The new Building Regulations 2010 (2010/2214) consolidate the Building Regulations 2000 (SI 2000/2531). The Building (Approved Inspectors etc) Regulations 2010 (SI 2010/2215) consolidate the Building (Approved Inspectors etc.) Regulations 2000 (SI 2000/2532). These are separate yet related pieces of secondary legislation. They are made under the powers from the Building Act 1984. The objective of both sets of Regulations is to ensure the health, safety, welfare and convenience of people in and around buildings, and water and energy efficiency of buildings. The legislation covers both the technical standards that need to be met and the procedures that need to be followed when building work is carried out. The regulations apply to the majority of new buildings, as well as to some alterations of existing buildings in England and Wales, and apply to domestic, commercial and industrial buildings.
Those carrying out building work need to comply with the regulations, and Building Control’s function is to ensure compliance. Building Control can be carried out either by the local authority or by an Approved Inspector. Both essentially carry out the same role but have different procedural aspects, hence the two separate sets of regulations.
Since the Regulations were last consolidated in 2000, there have been at least 20 amending instruments. The numbering within the Regulations became increasingly complex and confusing due to the addition and revocation of regulations, which made the Regulations difficult to follow. The consolidation should make it easier for the users of the Regulations to understand.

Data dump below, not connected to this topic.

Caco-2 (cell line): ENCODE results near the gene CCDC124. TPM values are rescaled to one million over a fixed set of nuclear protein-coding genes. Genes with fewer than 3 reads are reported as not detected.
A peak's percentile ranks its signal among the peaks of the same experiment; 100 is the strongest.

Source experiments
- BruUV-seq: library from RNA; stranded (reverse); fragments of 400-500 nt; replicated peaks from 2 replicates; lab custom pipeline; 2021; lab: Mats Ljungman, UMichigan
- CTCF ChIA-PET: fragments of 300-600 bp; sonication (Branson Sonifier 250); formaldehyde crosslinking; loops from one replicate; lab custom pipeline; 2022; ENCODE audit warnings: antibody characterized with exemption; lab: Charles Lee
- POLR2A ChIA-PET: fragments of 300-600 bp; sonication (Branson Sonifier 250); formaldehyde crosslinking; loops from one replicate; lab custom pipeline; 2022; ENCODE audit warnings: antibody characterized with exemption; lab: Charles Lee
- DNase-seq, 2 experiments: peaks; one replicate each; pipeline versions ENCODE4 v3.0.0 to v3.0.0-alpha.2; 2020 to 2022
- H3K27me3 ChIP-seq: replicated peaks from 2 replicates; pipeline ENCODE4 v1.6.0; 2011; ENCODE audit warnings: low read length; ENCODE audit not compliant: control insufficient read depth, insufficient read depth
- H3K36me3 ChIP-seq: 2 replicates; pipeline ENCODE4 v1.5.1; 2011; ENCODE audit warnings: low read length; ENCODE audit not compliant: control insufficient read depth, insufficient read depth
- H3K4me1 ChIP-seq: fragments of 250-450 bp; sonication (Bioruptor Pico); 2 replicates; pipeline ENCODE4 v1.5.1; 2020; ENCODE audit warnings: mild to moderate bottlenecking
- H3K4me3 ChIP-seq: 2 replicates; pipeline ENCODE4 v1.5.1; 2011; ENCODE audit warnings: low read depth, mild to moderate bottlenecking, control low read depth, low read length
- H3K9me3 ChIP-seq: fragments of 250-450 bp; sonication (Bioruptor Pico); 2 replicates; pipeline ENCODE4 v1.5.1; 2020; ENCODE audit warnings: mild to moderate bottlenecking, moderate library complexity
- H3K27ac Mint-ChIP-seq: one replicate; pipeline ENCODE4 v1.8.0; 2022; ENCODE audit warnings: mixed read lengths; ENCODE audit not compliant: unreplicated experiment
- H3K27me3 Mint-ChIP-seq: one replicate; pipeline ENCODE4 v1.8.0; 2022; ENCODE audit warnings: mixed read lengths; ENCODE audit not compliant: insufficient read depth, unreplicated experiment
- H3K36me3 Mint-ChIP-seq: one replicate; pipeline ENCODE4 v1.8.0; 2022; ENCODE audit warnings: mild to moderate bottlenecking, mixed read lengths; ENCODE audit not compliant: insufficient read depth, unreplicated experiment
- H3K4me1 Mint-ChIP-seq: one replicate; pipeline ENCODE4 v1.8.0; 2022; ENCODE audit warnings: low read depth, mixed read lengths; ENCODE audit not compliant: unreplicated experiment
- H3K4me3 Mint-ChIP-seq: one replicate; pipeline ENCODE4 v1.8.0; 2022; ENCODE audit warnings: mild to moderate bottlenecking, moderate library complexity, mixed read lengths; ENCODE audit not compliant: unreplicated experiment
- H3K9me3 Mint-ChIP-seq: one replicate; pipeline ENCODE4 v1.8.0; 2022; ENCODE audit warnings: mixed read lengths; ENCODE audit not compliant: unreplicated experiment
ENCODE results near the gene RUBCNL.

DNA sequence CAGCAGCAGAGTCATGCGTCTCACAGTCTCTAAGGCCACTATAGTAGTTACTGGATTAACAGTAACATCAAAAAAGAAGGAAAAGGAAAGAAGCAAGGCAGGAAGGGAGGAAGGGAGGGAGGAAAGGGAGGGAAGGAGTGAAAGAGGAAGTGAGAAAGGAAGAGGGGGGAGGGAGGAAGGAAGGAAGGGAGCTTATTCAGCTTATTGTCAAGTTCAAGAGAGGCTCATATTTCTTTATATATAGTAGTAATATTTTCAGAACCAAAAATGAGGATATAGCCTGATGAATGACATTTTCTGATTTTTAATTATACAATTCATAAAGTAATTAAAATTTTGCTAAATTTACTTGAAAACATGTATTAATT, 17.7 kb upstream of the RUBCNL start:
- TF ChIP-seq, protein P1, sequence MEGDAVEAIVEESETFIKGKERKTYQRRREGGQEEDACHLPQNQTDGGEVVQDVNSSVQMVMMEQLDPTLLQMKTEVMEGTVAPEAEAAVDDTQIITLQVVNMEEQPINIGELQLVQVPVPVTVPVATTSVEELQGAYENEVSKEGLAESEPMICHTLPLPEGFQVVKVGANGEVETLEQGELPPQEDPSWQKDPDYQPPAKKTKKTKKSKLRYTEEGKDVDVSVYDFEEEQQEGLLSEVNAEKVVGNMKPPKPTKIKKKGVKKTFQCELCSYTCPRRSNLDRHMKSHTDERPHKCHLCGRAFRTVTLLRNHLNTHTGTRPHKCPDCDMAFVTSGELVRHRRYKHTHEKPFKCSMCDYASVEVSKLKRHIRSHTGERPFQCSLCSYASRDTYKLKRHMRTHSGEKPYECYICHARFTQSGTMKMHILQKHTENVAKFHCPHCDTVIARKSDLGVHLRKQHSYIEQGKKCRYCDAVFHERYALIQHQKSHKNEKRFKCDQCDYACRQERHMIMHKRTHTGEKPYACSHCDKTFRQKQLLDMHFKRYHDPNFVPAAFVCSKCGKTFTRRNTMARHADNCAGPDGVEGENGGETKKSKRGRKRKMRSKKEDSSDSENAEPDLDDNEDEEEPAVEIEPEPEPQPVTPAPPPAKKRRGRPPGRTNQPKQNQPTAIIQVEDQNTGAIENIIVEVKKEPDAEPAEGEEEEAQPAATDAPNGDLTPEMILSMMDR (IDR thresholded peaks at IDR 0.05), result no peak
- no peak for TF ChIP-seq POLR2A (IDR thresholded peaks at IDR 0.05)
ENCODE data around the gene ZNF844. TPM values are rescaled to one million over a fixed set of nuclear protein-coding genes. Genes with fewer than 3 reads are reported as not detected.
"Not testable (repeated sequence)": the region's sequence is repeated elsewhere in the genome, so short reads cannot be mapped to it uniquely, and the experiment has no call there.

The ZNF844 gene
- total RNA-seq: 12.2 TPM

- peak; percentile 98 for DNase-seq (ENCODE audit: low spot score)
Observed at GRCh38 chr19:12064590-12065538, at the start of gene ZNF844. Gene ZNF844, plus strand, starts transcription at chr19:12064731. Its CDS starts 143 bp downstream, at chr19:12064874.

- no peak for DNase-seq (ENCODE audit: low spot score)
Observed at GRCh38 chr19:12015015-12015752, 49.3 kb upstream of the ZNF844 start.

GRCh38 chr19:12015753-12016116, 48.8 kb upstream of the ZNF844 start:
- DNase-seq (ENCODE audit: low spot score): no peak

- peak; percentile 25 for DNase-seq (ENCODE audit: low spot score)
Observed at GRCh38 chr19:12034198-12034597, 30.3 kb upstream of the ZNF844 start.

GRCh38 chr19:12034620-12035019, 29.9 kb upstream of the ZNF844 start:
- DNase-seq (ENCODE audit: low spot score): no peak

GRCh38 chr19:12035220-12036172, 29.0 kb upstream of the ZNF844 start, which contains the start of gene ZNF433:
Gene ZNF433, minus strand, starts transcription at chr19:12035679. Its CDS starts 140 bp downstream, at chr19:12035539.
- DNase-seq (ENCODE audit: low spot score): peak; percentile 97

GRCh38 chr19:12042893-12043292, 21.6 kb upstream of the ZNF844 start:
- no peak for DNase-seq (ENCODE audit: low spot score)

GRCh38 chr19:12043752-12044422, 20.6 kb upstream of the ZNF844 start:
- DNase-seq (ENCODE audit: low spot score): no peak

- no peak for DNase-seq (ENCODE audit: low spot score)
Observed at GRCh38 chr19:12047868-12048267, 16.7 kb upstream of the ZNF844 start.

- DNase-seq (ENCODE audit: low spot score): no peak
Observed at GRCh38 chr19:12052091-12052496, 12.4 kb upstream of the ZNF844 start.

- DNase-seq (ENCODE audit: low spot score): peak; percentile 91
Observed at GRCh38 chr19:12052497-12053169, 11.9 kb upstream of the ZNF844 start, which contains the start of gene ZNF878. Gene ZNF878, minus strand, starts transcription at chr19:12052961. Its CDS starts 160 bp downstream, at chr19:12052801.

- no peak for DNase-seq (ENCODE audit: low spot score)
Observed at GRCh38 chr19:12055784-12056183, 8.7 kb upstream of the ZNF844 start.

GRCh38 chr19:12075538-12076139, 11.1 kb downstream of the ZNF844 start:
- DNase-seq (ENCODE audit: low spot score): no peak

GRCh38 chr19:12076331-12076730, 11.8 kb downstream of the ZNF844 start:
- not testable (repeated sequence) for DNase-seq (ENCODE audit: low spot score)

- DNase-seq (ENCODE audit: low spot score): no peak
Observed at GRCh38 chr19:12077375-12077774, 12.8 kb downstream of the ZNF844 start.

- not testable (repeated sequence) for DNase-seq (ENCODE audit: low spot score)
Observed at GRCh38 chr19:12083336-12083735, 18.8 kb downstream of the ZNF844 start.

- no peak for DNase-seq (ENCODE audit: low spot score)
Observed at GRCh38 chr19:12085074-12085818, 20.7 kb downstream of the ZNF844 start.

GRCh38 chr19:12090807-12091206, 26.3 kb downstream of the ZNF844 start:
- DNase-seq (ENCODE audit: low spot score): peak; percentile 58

In addition to consolidation, revisions have been made to the types of work that may be carried out by a registered installer under a self-certification scheme and to the list of bodies authorised to register installers.
New agreement to improve health and safety on construction sites
The Health and Safety Executive (HSE) has signed an agreement with the Building Control Alliance (BCA), in a bid to work more closely to improve health and safety standards in the construction industry.
The agreement sets out how HSE and building control professionals will cooperate to help and support each other, for example in providing health and safety advice to the construction industry, but clearly distinguishes their separate regulatory roles and responsibilities.
The BCA represents those Building Control professionals responsible for ensuring compliance with Building Regulations, whether in Local Authorities or the private sector, and the professional bodies that accredit them. Building Control professionals regularly visit sites and are in an excellent position to promote good health and safety practice to duty holders.
International Chamber of Commerce (ICC) issues revised Incoterms
The ICC has launched the latest revision of its internationally-recognized trade terms Incoterms 2010. The rules, used by companies in business transactions all over the world, will come into effect on 1 January 2011.
The Incoterms 2010 rules take into account developments in global trade since they were last revised in 2000. These include changes in cargo security, which has been at the forefront of the transportation agenda for many countries since 9/11, and the increased use of electronic communications in business transactions.
Revisions have been made to ensure that the wording of the Incoterms rules reflects present-day trade practices.
The number of rules has been reduced from 13 to 11 and two new rules have been created: Delivered at Terminal (DAT) and Delivered at Place (DAP). The latest version also features guidance notes at the beginning of each of the rules to help steer the user to the correct Incoterms rule.